Continued from Entry 25

I have never been as glad for an education as I am tonight. We’ve learned so much.

The snake that bit Balthandar’s boot, for example, is simply known as a firesnake. The name is fitting as its venom burns whatever it comes into contact with. Apparently if said venom gets into the blood stream it will cauterize the veins as it travels towards the heart, which can kill the bitten appendage rapidly.

Quote-Entry-26

Odds are strong that it will either turn the limb black, or kill the person outright, whether or not the venom makes it all the way to the heart. For this there is no cure, unless a Sympathetic Healer happens to be nearby.

There are so many unique plants here, I would have had no idea which were safe to eat and which were poisonous if it were not for Bantish.

He showed us a number of different roots and small flowers which I had barely noticed along our journey thus far. Most that I would have assumed were safe were quite the opposite, and many that look frightful to eat appear to be the most nutritious.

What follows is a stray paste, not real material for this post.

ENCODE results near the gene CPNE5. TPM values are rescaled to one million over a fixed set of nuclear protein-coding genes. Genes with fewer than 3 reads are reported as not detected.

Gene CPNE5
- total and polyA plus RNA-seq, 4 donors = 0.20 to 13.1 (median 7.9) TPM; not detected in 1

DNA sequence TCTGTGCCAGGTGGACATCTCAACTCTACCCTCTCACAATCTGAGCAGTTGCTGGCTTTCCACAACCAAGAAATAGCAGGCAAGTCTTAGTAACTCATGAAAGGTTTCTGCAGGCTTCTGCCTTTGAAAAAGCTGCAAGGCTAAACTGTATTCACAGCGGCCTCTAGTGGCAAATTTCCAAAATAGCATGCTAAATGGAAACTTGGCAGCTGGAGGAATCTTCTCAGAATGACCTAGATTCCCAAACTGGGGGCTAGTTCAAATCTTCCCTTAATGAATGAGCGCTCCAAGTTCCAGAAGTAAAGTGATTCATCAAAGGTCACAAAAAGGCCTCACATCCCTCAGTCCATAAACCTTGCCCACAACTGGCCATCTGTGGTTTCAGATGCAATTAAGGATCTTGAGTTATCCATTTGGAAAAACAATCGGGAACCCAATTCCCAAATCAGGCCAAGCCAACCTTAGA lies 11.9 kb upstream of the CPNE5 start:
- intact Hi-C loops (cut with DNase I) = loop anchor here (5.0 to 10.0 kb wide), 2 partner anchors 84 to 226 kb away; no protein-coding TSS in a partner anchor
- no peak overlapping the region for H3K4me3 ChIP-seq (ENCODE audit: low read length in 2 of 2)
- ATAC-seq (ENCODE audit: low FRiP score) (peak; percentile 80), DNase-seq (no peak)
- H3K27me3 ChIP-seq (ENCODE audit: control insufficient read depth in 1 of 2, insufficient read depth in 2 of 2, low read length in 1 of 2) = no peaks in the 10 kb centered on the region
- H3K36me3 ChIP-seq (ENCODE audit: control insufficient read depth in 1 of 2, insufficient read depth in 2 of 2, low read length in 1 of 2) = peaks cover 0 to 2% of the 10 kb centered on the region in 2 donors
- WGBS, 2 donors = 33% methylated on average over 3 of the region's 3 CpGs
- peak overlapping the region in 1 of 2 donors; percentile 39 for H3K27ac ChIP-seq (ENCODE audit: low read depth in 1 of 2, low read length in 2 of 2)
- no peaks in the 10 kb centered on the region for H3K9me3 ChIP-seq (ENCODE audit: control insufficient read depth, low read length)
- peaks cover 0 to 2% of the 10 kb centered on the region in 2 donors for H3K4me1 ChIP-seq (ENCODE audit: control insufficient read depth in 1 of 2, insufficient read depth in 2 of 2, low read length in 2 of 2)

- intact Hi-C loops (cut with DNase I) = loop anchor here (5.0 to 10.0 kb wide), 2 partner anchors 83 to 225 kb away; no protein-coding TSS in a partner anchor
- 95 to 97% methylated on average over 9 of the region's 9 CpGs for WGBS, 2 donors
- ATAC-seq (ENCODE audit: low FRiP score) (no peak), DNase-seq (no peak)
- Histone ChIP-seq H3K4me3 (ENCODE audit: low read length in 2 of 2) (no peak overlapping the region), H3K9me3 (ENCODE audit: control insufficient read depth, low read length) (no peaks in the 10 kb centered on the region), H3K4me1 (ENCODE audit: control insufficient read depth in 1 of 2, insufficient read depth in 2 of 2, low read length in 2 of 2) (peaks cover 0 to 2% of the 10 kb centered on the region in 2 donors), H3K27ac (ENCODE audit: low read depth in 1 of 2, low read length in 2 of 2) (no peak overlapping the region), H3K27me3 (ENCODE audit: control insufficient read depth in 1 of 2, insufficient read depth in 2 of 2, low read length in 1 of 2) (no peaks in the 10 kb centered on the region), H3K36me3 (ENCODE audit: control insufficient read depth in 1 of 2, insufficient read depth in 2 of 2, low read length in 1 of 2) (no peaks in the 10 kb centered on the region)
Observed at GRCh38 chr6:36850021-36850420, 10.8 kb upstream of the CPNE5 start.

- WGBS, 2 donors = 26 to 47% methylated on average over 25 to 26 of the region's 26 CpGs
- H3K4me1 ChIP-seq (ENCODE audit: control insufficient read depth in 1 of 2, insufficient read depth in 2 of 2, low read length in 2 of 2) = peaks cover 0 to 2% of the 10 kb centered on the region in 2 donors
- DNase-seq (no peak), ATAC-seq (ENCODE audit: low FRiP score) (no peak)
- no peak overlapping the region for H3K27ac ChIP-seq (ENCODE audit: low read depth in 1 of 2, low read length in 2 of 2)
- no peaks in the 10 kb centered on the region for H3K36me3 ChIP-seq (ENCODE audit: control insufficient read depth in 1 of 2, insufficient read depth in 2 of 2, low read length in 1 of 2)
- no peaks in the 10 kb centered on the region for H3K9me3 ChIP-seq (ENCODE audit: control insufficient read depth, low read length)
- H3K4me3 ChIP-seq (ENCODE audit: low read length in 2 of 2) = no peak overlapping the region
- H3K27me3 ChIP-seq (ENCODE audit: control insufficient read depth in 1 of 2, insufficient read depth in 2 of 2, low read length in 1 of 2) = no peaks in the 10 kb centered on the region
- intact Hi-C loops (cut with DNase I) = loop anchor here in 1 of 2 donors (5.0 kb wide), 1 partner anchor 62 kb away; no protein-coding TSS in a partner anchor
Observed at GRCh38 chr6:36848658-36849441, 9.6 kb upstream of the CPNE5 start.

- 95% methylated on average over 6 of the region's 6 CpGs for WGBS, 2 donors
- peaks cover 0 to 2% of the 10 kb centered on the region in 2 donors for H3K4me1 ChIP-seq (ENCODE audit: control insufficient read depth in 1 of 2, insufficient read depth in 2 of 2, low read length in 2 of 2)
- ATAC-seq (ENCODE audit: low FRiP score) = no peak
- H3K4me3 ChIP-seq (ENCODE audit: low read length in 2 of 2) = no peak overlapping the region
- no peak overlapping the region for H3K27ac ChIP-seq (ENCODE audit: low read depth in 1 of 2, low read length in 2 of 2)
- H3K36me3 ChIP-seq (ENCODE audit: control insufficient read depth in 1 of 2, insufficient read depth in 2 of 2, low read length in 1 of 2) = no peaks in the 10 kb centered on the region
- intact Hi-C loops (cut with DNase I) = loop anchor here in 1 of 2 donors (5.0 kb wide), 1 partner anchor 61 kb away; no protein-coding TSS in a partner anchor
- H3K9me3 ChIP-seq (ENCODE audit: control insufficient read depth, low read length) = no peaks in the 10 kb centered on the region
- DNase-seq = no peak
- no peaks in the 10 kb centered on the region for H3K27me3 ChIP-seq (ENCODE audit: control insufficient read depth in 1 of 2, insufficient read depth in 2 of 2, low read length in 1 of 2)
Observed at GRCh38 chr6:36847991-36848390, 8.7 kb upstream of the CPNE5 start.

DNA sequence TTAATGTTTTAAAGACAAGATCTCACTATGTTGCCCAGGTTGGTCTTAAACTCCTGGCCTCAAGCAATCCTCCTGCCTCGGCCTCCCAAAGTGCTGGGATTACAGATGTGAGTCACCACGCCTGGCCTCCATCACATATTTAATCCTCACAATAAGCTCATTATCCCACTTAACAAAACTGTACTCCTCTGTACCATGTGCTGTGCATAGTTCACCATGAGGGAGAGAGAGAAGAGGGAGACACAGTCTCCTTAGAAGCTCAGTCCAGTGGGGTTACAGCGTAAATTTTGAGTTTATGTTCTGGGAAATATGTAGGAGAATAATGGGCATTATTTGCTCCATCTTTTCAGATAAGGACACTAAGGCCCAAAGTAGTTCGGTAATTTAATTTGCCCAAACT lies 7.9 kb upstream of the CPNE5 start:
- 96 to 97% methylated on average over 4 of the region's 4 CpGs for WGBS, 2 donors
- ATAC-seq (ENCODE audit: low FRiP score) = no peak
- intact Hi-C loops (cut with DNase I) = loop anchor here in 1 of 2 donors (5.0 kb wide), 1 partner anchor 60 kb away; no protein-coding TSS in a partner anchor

Before I forget, I must draw a few here for future reference.

These flowers have various poisonous properties, as marked. Strangely it is some of the prettier flowers that prove the most dangerous, as with the Pondsweed.

These look similar, but are quite safe to eat and hold various nutrients. The difference lies in how the stems split, and the shapes of the leaves.

ITN-E26-cure

The most impressive plant he showed us was a small tree that grows no taller than waist-high. The Martingue. Every part of this plant contains different nutrients, and its stems are as satisfying to eat as flatbake.

Bantish claims it is the most valuable plant in the jungle, and by far the most nutritious. Whenever they find one they nurture it to maturity and then use its leaves in as much of their food as possible. If there is any illness in the village, they harvest it from leaf to root, and consume it all. The roots in particular, he tells us, are invaluable for curing illness.

ITN-E26-Martingue

To demonstrate, he gave Bolton a broth made from Martingue root. Bolton’s fever lifted in minutes, and he was awake within the hour.

The plant is rare. Any time we find it, I have instructed the others to harvest and pack it along.

This evening was encouraging. I certainly feel less like we will starve in the jungles of the Nanten now.

Share on Pinterest